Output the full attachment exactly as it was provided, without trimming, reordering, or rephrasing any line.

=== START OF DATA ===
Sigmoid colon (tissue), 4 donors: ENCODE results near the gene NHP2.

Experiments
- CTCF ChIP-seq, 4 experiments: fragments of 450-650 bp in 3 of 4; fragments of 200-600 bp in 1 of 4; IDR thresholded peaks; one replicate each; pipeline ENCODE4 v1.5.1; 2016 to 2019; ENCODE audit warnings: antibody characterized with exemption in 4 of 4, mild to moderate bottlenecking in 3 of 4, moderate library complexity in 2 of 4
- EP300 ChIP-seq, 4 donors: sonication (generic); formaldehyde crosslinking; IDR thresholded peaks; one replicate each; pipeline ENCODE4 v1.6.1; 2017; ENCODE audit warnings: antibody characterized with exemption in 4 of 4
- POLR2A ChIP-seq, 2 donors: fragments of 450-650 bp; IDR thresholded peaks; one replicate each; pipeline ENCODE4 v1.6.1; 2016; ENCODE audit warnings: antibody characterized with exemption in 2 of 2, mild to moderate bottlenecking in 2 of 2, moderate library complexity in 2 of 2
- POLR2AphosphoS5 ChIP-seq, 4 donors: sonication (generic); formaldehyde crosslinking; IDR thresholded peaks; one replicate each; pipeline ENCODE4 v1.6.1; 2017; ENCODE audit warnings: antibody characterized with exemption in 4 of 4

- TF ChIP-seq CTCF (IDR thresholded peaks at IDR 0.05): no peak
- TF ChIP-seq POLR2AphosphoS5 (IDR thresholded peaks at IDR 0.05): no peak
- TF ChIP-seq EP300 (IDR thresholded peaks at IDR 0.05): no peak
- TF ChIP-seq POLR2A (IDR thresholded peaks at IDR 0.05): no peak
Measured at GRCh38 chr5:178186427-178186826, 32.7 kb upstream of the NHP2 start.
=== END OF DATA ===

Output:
Sigmoid colon (tissue), 4 donors: ENCODE results near the gene NHP2.

Experiments
- CTCF ChIP-seq, 4 experiments: fragments of 450-650 bp in 3 of 4; fragments of 200-600 bp in 1 of 4; IDR thresholded peaks; one replicate each; pipeline ENCODE4 v1.5.1; 2016 to 2019; ENCODE audit warnings: antibody characterized with exemption in 4 of 4, mild to moderate bottlenecking in 3 of 4, moderate library complexity in 2 of 4
- EP300 ChIP-seq, 4 donors: sonication (generic); formaldehyde crosslinking; IDR thresholded peaks; one replicate each; pipeline ENCODE4 v1.6.1; 2017; ENCODE audit warnings: antibody characterized with exemption in 4 of 4
- POLR2A ChIP-seq, 2 donors: fragments of 450-650 bp; IDR thresholded peaks; one replicate each; pipeline ENCODE4 v1.6.1; 2016; ENCODE audit warnings: antibody characterized with exemption in 2 of 2, mild to moderate bottlenecking in 2 of 2, moderate library complexity in 2 of 2
- POLR2AphosphoS5 ChIP-seq, 4 donors: sonication (generic); formaldehyde crosslinking; IDR thresholded peaks; one replicate each; pipeline ENCODE4 v1.6.1; 2017; ENCODE audit warnings: antibody characterized with exemption in 4 of 4

- TF ChIP-seq CTCF (IDR thresholded peaks at IDR 0.05): no peak
- TF ChIP-seq POLR2AphosphoS5 (IDR thresholded peaks at IDR 0.05): no peak
- TF ChIP-seq EP300 (IDR thresholded peaks at IDR 0.05): no peak
- TF ChIP-seq POLR2A (IDR thresholded peaks at IDR 0.05): no peak
Measured at GRCh38 chr5:178186427-178186826, 32.7 kb upstream of the NHP2 start.